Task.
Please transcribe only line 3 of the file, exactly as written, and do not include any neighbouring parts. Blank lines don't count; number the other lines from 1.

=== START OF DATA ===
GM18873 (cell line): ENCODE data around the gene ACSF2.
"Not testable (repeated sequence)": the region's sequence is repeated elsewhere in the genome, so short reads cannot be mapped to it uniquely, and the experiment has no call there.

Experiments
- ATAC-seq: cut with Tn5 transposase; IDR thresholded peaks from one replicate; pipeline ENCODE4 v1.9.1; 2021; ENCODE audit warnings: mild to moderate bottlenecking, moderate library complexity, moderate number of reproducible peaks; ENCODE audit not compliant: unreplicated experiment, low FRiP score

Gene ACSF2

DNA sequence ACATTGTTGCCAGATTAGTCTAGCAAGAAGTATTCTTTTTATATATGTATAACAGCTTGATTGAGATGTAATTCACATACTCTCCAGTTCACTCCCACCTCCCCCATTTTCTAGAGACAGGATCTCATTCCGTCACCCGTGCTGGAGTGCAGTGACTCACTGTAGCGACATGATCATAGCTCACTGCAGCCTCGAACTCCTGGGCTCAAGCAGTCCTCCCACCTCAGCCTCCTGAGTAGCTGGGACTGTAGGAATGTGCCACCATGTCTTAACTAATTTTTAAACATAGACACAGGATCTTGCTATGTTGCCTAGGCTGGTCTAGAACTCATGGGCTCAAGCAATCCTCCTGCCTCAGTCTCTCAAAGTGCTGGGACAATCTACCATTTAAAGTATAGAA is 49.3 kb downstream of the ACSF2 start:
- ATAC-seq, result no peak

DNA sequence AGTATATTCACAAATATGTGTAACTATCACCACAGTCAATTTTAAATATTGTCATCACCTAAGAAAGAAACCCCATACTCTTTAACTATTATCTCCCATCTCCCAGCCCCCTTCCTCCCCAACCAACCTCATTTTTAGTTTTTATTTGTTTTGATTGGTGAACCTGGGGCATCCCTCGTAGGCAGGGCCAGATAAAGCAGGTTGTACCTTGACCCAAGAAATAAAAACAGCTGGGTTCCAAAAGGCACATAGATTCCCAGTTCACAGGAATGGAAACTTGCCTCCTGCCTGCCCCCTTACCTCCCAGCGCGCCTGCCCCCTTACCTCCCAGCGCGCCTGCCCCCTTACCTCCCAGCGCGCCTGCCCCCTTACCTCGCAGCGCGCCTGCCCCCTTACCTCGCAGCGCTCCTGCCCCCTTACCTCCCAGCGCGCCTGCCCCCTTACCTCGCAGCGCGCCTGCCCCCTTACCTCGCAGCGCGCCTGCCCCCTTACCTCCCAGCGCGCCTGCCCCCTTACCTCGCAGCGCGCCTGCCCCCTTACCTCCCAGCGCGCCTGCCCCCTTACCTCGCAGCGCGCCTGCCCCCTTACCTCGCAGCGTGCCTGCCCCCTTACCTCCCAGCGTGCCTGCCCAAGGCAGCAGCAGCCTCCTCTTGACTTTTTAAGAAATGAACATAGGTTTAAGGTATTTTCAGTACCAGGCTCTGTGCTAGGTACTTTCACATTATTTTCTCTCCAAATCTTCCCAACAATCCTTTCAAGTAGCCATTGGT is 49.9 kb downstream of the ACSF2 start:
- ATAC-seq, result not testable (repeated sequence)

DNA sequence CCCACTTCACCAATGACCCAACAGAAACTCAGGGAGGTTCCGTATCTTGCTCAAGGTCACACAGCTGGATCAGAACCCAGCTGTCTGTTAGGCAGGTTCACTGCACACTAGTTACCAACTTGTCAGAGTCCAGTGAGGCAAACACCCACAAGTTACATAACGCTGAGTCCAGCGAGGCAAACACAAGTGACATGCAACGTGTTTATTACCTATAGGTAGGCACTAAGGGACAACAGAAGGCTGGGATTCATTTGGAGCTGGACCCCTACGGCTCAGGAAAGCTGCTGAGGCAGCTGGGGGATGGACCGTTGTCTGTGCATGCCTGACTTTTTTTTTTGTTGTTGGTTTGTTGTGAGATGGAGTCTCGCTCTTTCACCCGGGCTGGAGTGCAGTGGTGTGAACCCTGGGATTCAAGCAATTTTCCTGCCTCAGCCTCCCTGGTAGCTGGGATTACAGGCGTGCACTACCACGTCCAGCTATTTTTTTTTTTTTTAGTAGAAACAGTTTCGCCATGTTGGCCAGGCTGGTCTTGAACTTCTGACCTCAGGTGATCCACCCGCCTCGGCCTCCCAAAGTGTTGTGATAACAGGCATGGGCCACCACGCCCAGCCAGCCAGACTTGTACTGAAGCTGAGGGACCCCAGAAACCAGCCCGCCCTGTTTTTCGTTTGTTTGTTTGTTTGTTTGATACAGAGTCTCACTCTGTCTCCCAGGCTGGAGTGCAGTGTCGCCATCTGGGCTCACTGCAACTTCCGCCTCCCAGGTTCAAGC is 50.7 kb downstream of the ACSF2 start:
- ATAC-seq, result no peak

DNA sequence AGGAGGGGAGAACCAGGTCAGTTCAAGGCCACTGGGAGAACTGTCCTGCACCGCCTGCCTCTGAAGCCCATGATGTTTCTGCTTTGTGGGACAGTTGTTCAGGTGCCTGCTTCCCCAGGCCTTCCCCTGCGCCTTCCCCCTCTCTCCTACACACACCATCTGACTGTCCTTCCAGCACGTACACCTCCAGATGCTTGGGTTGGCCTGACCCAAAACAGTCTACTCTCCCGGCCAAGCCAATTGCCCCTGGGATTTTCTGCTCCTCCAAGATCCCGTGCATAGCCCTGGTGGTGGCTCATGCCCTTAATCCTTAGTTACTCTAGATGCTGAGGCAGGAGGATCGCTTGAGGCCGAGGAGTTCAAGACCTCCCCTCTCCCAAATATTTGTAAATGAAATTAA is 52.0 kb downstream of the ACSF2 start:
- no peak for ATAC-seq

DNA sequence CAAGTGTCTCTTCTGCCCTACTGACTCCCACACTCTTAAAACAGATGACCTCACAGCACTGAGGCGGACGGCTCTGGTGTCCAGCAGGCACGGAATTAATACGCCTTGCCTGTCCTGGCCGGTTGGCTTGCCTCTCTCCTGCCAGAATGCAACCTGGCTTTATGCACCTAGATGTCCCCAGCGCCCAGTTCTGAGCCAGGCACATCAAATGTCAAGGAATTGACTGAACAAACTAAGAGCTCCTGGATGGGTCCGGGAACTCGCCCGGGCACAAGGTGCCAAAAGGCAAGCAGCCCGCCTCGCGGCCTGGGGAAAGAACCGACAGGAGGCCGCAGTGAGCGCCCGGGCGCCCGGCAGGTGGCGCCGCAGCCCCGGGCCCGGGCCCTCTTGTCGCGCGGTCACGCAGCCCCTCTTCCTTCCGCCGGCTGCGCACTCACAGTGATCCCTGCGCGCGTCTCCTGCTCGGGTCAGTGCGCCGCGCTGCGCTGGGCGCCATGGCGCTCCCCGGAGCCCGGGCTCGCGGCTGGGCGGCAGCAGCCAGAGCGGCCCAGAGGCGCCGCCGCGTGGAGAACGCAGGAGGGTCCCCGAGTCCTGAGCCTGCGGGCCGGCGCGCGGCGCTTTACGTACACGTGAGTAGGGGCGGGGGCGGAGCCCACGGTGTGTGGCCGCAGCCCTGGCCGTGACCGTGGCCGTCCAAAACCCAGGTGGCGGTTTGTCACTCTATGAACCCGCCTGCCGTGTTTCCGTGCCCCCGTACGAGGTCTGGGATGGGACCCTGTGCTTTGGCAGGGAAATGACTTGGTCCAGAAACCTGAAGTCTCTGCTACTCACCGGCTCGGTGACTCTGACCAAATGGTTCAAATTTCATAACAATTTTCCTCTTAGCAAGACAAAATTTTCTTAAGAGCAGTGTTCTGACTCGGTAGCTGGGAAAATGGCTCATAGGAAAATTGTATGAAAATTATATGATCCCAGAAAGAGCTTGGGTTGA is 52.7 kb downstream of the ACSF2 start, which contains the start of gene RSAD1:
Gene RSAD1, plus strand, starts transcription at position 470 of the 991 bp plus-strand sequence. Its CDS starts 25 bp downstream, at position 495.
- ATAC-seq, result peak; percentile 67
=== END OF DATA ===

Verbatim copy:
Experiments